This episode picks up some hours after last episode’s “all the characters are probably babies now” cliffhanger. While fixing up a car (with some great Riley Shanahan bodywork), Brendan Fraser explains to Diane Guerrero he’s had an epiphany, and they’re all about to die, so they better get their houses in order. Guerrero wanted to fight the bad guys (whoever they may be) and expected buddy Fraser to be all set to go.
Instead, he shrugs her off, and she’s left on her own. Heading down to the Underground to consult the other personalities, she also finds them unwilling to help. The conflict gives Guerrero some great material, and she does really well. This season might be the one where she becomes consistently good.
But not having Fraser (and Shanahan) to hang out with means Guerrero doesn’t get to pair off with anyone, while the rest of the episode’s spent on duos.
Matt Bomer (and Matthew Zuk) and new friend Sendhil Ramamurthy get trapped in the big bad’s alternate dimension. Well, not exactly trapped because Ramamurthy can open portals, but Bomer’s not sure what’s going on. Especially not when the omnipresent stooges are walking around with giant scissors, ready to cut off heads.
Bomer and Ramamurthy have an excellent episode “together,” to the point I got curious about how they shoot the scenes. Does Zuk read Bomer’s lines? Do they have them played back? Is Ramamurthy just vamping? Regardless, great work and some excellent character development from Bomer, who’s usually working through old emotional shit instead of getting new stuff to navigate.
Speaking of new and old stuff to navigate, April Bowlby and Michelle Gomez are still paired off. Their reconciliation from last episode—made under extreme circumstances—is holding; right up until they find out they need to break into the Ant Farm, which is the Bureau of Normalcy’s headquarters and full of terrible memories for both–like Bowlby’s boyfriend getting murdered by Gomez’s stooge, again played by Daniel Annone.
It’s a good arc for the two of them, but it’s not as much about character development as exposition and figuring out how the season’s big bad ties into past events on the show. It’s very nice to have Bowlby and Gomez pals again, though. They’re excellent together.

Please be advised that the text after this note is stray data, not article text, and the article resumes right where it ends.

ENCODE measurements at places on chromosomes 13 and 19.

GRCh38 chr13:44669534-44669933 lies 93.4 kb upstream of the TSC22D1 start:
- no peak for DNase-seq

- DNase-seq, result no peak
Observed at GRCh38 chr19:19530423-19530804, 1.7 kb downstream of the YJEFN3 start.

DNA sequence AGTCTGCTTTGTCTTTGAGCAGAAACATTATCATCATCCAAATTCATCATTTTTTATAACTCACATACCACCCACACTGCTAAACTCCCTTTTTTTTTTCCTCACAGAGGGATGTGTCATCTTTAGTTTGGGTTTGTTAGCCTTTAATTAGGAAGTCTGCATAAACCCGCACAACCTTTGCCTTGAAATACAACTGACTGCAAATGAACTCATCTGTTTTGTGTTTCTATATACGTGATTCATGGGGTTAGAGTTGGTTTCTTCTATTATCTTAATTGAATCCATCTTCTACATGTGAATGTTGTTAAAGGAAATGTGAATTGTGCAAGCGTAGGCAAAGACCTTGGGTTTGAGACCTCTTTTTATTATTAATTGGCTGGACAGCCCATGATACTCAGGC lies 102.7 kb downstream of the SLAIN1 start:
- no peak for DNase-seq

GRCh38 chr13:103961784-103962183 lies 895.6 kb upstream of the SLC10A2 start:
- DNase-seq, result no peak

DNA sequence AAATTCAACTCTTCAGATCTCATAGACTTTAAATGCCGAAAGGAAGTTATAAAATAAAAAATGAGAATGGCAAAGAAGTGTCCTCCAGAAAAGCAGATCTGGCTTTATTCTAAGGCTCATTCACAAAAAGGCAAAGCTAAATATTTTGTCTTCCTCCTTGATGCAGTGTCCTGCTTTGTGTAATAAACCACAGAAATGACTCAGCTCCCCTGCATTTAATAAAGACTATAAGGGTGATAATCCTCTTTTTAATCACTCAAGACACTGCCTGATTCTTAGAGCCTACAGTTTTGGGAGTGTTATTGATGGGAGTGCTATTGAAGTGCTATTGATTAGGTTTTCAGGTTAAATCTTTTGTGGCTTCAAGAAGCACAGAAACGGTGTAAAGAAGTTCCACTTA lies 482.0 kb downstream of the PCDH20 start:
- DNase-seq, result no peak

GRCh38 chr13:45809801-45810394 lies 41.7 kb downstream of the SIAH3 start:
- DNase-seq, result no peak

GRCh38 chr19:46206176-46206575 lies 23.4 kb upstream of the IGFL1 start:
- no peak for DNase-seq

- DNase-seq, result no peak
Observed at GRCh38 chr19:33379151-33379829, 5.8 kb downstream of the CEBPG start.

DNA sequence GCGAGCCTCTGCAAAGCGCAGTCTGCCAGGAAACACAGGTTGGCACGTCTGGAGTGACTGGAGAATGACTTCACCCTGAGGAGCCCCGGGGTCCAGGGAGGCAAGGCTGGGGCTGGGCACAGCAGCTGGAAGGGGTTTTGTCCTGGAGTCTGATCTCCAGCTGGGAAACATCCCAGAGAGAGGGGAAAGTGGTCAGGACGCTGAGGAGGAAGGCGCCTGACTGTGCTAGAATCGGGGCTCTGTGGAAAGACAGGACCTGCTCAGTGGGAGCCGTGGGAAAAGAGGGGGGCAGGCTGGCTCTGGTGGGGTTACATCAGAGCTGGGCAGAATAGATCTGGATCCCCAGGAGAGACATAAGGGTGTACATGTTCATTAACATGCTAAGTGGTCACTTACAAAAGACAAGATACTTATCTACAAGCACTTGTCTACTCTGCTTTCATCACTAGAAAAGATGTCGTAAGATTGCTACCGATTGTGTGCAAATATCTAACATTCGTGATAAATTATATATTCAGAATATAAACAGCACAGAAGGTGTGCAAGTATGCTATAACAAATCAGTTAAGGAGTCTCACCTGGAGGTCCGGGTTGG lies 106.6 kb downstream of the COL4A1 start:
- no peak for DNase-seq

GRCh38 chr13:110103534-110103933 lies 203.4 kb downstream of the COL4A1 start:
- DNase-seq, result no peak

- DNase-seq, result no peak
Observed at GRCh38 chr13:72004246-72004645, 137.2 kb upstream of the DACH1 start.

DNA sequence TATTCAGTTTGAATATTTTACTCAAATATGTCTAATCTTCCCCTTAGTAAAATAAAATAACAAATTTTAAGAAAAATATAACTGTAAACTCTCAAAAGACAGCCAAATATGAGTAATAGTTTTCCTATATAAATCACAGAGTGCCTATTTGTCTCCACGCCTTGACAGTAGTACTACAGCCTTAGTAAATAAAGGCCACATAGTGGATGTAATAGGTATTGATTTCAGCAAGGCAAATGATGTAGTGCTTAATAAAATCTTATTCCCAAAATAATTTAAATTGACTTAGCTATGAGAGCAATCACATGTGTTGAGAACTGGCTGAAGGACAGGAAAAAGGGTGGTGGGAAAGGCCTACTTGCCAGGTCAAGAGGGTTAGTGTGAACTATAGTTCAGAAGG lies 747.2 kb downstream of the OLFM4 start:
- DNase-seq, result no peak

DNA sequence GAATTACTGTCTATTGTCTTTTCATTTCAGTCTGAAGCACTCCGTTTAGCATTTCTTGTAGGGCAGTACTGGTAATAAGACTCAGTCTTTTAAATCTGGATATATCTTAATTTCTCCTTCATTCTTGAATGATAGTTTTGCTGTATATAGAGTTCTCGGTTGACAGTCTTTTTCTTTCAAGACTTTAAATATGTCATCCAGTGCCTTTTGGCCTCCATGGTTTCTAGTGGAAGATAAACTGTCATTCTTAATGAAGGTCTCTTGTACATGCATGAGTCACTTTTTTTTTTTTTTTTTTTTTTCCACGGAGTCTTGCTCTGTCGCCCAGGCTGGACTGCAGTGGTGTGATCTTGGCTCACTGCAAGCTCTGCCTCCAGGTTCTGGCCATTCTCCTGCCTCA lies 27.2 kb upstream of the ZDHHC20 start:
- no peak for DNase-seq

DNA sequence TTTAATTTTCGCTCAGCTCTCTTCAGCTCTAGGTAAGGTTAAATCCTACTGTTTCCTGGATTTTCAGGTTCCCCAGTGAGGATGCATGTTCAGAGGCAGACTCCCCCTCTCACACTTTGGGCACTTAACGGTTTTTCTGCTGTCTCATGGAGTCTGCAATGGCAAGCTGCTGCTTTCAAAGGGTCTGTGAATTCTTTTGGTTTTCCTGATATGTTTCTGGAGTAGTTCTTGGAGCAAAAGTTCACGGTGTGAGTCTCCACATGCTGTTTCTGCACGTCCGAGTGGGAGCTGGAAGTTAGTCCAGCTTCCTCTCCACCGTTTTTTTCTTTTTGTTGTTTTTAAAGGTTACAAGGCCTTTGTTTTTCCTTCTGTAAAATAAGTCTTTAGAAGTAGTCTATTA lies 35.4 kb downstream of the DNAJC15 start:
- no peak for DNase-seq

The final dynamic duo is Joivan Wade and Elijah R. Reed. We got to see a kid version of Wade show up at Reed’s door last episode, but we missed the (occasionally mentioned) baby version, whose diapers Reed had to change.
It’s a solid friendship arc, even as it backtracks over Reed’s previous appearance when he told Wade it was too late for them to save the friendship. Given Wade’s continued reluctance to talk to anyone about getting rid of his superpowers and Reed just being a regular guy, their scenes end up making Reed the protagonist. It works out, but if there’s anyone the show doesn’t seem to know what to do with this season, it’s Wade.
Doesn’t he have an ex-girlfriend turned terrorist out there still?
Anyway, another excellent episode. It’s the mid-season finale, so it’ll be a while for the cliffhangers to resolve, but the show manages to get most of the team together for the last scene.
Some outstanding music from Kevin Kiner and Clint Mansell, particularly during Fraser’s second epiphany scene. Fraser (and Shanahan), as usual, do fantastic work.
It’s going to be a long wait for next episode.